As a guest performer for Ariel Sinclair, I performed my single “Floating On Air” from the EMW Music Group compilation album Shuffle to benefit VH1’s Save The Music foundation. Getting new listeners is part of the big idea with free shows, we all deserve something for our hard work but with musicians it’s important to make sure that we know how it’s going to pay off. If your free show is just for the crowd of the same friends over and over again it may not always be a plus (aside from conditioning). Performing in Cherry Grove exposed me to whole new audience of young, vibrant party-goers. Considering the nature of my music, this was the crowd I have been searching for. This leads me to the next question I asked myself….

Are you getting the right exposure?

Performing for the first time in front of a brand new audience gave me the opportunity to gauge my own capability, the likeability of the song itself and how well it would be received. Evaluating yourself based on the response of a new audience will likely tell you if you have the right audience, where to possibly find your audience and how you can improve. Going forward, I have a better idea of what audiences I appeal to.

Are you making yourself an important part of the experience?

While performing in the Anti-Violence Project of New York City, a charity event in June, I made sure to ask how else I could help. Charity events are about raising money, not making money. I made sure to ask how much money they were trying to raise and what issues related to the charity I should address when speaking in between songs. Little details can make a big difference.

How much is it cutting into your other obligations?

It’s all about sacrifice when you want to improve. If gigging is your priority it will, to an extent, cut into your obligations at some point. However, deciding on a proper balance of other responsibilities is essential. When faced with the option of declining a paid writing gig over a non-paying music gig for instance, I considered all of the above questions and weighed my pros and cons. If you feel as though the gig will reasonably help you progress to a possible paying gig or worthwhile future opportunities (either through networking, promotion, conditioning or the right exposure), the sacrifice will likely become much easier.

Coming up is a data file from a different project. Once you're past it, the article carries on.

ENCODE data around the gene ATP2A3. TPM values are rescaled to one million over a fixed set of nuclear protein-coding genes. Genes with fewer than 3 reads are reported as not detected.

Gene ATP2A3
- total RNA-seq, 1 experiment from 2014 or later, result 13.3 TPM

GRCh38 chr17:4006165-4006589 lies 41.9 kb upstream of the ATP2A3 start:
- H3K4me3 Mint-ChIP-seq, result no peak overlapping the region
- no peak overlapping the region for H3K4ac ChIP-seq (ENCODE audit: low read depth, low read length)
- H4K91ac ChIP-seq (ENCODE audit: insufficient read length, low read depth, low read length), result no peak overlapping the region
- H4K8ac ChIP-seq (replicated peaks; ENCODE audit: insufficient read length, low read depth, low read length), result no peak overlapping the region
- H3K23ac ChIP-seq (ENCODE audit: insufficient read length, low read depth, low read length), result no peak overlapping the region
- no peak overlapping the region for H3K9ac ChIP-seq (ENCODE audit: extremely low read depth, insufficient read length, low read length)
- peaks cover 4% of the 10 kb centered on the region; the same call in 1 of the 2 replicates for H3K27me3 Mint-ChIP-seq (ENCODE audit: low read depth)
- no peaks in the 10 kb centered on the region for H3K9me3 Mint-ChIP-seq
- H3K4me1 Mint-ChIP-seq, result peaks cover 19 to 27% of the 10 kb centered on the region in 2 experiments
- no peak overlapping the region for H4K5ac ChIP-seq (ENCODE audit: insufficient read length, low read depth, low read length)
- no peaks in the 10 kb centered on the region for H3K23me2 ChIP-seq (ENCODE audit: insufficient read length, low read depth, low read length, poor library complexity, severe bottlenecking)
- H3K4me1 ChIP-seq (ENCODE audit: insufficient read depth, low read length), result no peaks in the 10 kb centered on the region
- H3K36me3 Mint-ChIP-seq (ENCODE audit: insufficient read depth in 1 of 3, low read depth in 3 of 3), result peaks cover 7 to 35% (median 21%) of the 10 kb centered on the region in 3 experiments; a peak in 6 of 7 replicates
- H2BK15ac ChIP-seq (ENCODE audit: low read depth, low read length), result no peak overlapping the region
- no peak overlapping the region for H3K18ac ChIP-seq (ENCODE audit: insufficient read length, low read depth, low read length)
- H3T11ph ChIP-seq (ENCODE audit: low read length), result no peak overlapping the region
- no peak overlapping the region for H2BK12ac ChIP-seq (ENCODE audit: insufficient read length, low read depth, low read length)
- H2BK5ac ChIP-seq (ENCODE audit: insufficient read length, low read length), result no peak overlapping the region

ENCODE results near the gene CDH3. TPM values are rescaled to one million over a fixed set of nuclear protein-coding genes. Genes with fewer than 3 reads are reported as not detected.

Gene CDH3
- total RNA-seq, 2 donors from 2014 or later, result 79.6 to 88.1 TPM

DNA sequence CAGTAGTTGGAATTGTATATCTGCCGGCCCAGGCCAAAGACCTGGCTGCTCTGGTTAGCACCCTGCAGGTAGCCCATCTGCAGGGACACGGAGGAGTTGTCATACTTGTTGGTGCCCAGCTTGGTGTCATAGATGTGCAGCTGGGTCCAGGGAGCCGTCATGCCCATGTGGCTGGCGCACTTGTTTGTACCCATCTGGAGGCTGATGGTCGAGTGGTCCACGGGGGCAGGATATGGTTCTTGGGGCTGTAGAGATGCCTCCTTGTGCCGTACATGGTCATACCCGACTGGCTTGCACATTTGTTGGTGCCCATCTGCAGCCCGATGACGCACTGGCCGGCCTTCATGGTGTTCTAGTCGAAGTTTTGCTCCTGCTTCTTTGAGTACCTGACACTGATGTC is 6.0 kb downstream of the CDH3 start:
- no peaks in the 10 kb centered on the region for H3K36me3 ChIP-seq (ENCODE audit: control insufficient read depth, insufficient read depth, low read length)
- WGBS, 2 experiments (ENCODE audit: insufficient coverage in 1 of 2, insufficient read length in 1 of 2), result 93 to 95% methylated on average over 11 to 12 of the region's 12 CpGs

Doing free shows is a balance of fun, work, planning and watching your budget. When everything from laundry for costumes to buying sheet music can run up the bills and run down the bank account, the truth is musicians have many things to consider when it comes to finances. If you’re anything like me, your career has undoubtedly already cost you time and money in years of lessons and tuition payments. Having a plan and realizing other benefits has truly helped me progress and I believe it will do the same for you. While keeping these questions in mind, I never let my free shows, which will inevitably continue, cost more than they’re worth. For musicians, money isn’t the only valuable item to consider.

If you’re in New York City on Friday August 16th, my next show is FREE for you and me both! I’ll be performing in Lavinia Draper’s Show at Stonewall Inn celebrating the music of Madonna. No cover, show starts at 10p, 21+, 52 Christopher St., New York, NY.

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Freddie Cosmo - Associate Debtitor

Freddie Cosmo - Associate Debtitor

Freddie Cosmo is a recording artist from Philadelphia, PA. living in New York City by way of Miami. He spent all his money on undergrad music school and feels as though he owes all musicians (and the universe for that matter) the most accurate information on how to be broke without giving up on their dreams. He would like to shamelessly invite you to check out his music at